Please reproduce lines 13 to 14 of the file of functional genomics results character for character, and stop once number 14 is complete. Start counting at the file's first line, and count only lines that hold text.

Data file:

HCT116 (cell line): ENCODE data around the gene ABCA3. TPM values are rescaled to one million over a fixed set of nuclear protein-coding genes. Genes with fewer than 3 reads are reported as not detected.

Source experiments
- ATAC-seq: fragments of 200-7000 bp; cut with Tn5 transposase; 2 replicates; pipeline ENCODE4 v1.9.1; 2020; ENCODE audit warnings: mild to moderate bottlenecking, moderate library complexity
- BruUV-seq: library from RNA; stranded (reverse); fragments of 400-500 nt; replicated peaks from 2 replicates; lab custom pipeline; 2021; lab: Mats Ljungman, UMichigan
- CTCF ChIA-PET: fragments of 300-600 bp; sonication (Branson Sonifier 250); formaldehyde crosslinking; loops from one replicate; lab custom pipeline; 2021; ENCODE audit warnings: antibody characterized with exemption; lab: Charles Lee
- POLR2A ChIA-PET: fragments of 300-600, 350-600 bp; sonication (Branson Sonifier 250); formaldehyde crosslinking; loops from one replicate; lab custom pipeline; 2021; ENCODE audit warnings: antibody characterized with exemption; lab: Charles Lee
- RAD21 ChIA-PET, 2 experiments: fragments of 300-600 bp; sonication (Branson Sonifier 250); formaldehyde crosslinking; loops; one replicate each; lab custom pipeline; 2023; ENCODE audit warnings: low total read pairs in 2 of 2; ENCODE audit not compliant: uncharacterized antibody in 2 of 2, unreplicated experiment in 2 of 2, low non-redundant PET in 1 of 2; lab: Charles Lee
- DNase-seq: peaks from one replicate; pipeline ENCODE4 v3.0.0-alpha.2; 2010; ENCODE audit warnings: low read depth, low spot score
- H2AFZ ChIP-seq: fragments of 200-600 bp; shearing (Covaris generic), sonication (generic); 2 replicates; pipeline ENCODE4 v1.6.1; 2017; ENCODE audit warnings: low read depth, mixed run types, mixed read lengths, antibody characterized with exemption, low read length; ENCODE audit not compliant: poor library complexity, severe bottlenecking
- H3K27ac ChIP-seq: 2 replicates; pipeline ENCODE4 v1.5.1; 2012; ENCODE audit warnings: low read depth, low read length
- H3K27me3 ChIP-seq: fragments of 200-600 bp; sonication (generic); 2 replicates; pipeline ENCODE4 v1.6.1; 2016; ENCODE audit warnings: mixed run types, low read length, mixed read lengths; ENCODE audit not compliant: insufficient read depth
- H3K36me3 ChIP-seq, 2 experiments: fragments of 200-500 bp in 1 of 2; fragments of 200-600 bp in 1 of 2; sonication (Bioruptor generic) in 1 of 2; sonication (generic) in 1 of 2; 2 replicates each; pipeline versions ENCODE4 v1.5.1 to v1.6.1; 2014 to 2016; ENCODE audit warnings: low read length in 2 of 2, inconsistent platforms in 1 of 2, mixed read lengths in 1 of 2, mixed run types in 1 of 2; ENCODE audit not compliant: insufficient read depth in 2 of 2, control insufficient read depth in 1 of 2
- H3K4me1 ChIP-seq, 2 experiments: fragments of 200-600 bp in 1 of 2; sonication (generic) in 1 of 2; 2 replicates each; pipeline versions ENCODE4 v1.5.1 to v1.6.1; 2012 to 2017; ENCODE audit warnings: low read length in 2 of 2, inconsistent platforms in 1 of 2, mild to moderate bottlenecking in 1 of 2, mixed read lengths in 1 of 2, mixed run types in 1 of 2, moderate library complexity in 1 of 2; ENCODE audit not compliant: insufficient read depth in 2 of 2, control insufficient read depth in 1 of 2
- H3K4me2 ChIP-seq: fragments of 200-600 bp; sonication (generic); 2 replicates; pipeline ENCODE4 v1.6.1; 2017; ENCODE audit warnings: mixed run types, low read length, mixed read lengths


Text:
- H3K4me1 ChIP-seq, 2 experiments: fragments of 200-600 bp in 1 of 2; sonication (generic) in 1 of 2; 2 replicates each; pipeline versions ENCODE4 v1.5.1 to v1.6.1; 2012 to 2017; ENCODE audit warnings: low read length in 2 of 2, inconsistent platforms in 1 of 2, mild to moderate bottlenecking in 1 of 2, mixed read lengths in 1 of 2, mixed run types in 1 of 2, moderate library complexity in 1 of 2; ENCODE audit not compliant: insufficient read depth in 2 of 2, control insufficient read depth in 1 of 2
- H3K4me2 ChIP-seq: fragments of 200-600 bp; sonication (generic); 2 replicates; pipeline ENCODE4 v1.6.1; 2017; ENCODE audit warnings: mixed run types, low read length, mixed read lengths